A new book challenges the idea that kinship has little or no role in the modern workplace.
“How does kinship work in modern society? The question is worth asking, given the high number of family firms that are so much a part of modern society,” says Susan McKinnon, who chairs the anthropology department at the University of Virginia and co-edited the collection of essays in Vital Relations: Modernity and the Persistent Life of Kinship.
Much of America’s wealth lies with family-owned businesses, which make up 80 percent to 90 percent of all business enterprises in North America, according to the Family Firm Institute Inc. And we’re not just talking about mom-and-pop retail stores here; Wal-Mart, Koch Industries, and Mars are all family-owned, for example.
Anthropologists, sociologists, historians, and others have long worked from the idea that so-called traditional societies were structured around relations of kinship, McKinnon says. As modern societies have developed, the theory goes, kinship has lost that importance, replaced by nationality, the market, and law.
She and the book’s other authors don’t deny kinship’s continued importance in the domestic domain. But since kinship and modern organizations have been considered mutually exclusive, it has been almost impossible to analyze how family relations operate in the economic and political domains, McKinnon says.
Italy’s clothing industry
The book describes a variety of cases around the world that show how kinship ties still play an influential role in business and other areas, such as religion, nationality, and politics.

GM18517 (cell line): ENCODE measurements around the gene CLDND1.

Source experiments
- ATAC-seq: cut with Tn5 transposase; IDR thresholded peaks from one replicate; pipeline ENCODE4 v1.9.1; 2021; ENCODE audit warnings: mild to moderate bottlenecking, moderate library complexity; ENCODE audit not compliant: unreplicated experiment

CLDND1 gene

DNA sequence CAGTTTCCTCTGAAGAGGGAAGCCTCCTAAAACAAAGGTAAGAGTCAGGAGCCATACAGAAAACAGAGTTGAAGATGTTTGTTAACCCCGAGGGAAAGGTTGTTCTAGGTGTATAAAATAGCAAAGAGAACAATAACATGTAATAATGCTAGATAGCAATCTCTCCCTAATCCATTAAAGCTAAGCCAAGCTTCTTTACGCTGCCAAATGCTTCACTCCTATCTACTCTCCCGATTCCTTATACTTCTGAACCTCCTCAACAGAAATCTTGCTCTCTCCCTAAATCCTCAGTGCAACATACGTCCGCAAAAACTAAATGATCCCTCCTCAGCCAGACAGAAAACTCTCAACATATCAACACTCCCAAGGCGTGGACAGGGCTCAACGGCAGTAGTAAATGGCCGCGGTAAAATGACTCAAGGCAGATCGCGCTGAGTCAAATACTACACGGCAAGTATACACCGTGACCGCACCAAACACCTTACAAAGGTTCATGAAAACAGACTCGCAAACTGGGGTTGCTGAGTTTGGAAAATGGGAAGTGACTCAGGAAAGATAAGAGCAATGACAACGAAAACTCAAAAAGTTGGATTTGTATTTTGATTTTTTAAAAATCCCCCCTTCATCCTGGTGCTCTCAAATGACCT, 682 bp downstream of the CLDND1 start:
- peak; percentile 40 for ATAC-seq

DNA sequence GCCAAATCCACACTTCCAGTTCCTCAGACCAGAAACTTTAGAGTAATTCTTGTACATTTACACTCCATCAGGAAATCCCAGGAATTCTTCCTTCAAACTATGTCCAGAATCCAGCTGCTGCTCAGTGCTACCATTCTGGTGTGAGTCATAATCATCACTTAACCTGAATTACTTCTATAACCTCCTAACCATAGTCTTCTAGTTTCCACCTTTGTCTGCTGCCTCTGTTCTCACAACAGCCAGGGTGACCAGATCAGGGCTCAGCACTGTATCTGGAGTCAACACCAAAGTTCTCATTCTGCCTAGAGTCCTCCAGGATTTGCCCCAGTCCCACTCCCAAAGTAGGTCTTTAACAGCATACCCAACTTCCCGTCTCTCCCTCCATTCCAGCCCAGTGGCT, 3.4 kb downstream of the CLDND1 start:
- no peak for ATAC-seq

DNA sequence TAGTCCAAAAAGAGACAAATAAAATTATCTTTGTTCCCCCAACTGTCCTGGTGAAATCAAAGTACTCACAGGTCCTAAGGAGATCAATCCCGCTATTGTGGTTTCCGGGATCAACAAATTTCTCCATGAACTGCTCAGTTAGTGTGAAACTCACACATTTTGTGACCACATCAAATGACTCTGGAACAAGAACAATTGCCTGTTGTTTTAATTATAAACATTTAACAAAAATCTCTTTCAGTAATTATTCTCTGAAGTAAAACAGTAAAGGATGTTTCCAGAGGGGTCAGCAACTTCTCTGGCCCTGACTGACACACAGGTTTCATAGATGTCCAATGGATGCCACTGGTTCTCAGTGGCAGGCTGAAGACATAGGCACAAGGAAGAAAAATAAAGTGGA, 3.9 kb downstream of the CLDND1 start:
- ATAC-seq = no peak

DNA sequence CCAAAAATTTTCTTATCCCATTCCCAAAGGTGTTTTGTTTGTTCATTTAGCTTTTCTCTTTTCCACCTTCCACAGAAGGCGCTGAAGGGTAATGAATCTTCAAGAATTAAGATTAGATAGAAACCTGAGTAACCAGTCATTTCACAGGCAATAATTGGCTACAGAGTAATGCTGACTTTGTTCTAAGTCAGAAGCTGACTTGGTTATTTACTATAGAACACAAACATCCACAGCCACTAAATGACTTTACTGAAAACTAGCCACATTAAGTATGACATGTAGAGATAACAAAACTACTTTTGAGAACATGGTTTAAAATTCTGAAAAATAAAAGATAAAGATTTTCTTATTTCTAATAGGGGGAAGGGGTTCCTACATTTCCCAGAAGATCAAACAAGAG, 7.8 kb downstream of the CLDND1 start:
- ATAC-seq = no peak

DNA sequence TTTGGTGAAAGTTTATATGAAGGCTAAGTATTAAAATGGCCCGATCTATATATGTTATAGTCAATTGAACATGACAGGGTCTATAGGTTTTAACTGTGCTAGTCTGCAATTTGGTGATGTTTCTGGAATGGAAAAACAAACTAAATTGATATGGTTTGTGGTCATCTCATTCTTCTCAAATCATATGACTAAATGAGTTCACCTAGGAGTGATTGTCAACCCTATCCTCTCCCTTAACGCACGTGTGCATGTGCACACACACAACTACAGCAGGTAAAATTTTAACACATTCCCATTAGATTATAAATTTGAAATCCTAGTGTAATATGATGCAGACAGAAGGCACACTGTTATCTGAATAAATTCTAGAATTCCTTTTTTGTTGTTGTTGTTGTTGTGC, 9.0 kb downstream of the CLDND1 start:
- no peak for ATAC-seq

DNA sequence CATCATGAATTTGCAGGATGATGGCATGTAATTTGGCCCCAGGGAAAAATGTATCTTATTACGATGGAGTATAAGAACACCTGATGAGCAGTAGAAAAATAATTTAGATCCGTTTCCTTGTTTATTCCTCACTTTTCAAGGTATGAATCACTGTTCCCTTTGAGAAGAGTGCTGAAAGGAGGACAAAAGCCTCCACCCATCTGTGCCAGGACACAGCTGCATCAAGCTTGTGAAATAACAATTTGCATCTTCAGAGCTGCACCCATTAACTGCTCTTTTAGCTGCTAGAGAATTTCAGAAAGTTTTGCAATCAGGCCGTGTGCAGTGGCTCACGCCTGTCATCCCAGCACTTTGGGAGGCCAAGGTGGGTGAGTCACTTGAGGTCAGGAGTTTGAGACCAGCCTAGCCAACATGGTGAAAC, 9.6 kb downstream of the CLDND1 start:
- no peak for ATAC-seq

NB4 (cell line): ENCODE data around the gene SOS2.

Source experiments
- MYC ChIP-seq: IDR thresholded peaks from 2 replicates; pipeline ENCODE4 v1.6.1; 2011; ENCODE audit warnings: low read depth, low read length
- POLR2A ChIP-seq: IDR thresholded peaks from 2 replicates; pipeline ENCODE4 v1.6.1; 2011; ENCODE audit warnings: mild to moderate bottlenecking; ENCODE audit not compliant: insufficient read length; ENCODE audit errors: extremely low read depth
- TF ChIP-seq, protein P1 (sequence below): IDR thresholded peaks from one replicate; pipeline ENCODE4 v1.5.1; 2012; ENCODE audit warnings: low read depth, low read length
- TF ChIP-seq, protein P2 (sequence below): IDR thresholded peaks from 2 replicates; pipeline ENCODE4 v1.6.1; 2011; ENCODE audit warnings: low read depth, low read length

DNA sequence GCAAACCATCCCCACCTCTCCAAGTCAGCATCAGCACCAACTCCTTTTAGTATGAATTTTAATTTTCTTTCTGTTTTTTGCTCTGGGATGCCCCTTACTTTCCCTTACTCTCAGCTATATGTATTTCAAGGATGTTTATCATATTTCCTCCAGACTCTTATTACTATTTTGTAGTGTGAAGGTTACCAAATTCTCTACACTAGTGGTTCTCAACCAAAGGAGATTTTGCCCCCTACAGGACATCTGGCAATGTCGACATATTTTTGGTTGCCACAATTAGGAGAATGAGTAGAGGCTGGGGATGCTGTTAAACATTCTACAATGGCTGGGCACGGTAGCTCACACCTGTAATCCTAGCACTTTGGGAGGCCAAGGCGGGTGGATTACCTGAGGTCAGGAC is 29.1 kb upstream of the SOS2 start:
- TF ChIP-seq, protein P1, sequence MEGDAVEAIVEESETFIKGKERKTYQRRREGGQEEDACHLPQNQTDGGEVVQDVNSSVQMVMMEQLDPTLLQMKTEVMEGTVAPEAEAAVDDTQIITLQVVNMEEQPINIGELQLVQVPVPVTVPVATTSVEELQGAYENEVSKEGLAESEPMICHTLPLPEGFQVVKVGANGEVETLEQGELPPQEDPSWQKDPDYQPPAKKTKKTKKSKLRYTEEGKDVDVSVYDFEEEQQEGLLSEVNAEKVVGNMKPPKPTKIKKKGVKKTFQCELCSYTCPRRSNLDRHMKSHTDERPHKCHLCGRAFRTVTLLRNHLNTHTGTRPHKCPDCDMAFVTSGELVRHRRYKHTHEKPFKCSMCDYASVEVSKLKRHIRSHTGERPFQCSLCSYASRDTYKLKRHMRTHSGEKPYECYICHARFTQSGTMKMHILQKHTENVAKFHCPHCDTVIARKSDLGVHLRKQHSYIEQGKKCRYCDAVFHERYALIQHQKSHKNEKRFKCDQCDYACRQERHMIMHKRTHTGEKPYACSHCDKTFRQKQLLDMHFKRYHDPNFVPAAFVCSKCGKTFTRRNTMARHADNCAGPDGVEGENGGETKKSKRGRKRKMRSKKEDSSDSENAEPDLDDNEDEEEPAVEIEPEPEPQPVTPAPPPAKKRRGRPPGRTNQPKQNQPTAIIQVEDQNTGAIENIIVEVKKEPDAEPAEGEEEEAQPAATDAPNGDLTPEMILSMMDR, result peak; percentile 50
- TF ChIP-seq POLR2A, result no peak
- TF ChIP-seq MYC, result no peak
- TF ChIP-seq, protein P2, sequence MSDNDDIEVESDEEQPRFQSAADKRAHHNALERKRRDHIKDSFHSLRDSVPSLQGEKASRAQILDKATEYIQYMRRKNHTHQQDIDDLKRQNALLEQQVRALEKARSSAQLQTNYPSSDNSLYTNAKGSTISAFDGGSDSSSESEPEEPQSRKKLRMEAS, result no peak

For example, in one essay, Sylvia J. Yanagisako analyzes family firms in the textile and clothing industry in Como, Italy. Some Italian companies have formed joint ventures with Chinese firms and outsourced production to cheaper Chinese labor markets.
In Italy, family members run the company and work in the top positions. Non-family Italians can work in managerial positions at the Chinese locations, but Chinese employees do not get hired into top positions.
“These Italian managers and their allied Chinese entrepreneurs (all of whom have been trained in business schools to take the separation of kinship and economy as a normative ideal) find themselves confronted with what Yanagisako calls a ‘kinship glass ceiling,'” write McKinnon and co-editor Fenella Cannell of the London School of Economics.
“In what might be read as an ironic turn, Chinese entrepreneurs are surprised to find themselves in business with Western firms that are organized by the communal sentiments of kinship and family rather than the supposedly ‘modern,’ rationalistic, managerial logic they learned about in business school.”
Source: University of Virigina